Food Tracking 101
Tracking or logging every food and beverage you put in your mouth sounds painful and time consuming. What if I told you that it’s one of the most effective weight loss tools? Not only does your dietitian make you do it, but it actually helps you in a big way.
Most of us eat more than we think. We don’t usually mean to, but our eyes see smaller portions than reality. Expanding portion sizes in restaurants over the last 30 years isn’t helping, either. Weight loss success has a lot of factors involved, but calories (and quality of calories) are a big one. In other words, it’s hard to lose weight if you don’t know what you’re putting in your body.
I prefer using the tracking apps, such as Baritastic and MyFitnessPal. They’re easy to use and have large databases that include most foods we eat. Writing down your food intake on a journal is OK too, as long as you’re keeping track of calories and other macronutrients you may be focusing on (carbs, protein).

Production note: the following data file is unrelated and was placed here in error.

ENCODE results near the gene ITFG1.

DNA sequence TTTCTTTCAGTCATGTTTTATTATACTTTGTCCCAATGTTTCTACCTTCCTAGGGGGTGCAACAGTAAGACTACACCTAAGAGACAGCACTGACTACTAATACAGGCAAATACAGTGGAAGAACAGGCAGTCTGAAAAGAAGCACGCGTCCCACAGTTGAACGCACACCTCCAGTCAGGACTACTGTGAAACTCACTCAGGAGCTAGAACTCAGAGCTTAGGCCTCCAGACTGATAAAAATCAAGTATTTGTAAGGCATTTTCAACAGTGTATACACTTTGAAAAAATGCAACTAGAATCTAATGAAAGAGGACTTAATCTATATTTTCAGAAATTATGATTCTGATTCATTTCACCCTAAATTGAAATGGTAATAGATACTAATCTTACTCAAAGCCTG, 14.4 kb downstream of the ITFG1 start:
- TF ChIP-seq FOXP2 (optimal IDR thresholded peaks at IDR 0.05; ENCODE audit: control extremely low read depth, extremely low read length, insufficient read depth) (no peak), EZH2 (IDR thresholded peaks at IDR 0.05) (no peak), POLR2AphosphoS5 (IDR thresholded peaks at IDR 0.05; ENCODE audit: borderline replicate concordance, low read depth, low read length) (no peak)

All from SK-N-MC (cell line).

The more you use the tracker, the easier it gets. The apps remember your favorite foods, and you can even input recipes that you make frequently. Even if you don’t track every single day, three or four days per week will give you insight on your typical intake. Here are some tips to help you succeed with tracking:
- Log the food before you eat it. That may change your mind if you see it isn’t a healthy choice.
- Measure your food to ensure accurate portions. There’s a big difference between ½ cup of rice and 1 cup. Food scales and measuring cups are inexpensive and very helpful.
- When the app gives several options for the same food, choose the one with the calories in the middle range.
- Look at your app throughout the day. See how you’re doing with protein and calories. This helps with consistency and balance.
- Have an accountability partner – someone who makes sure you’re tracking regularly. You can “friend” other people in the app.
- Expect to see variation. You won’t eat the same things every day, so don’t expect to perfectly hit the calorie number every day.
- Track even when you know it’s ugly. This is very important. It may not be as bad as you think, but if it is, move forward with healthy choices the next meal.
- Use tracking to help you stay balanced and sane. If you know you’re going out to dinner tonight, keep your calories lower during the day to compensate. That way you still get to enjoy a meal out.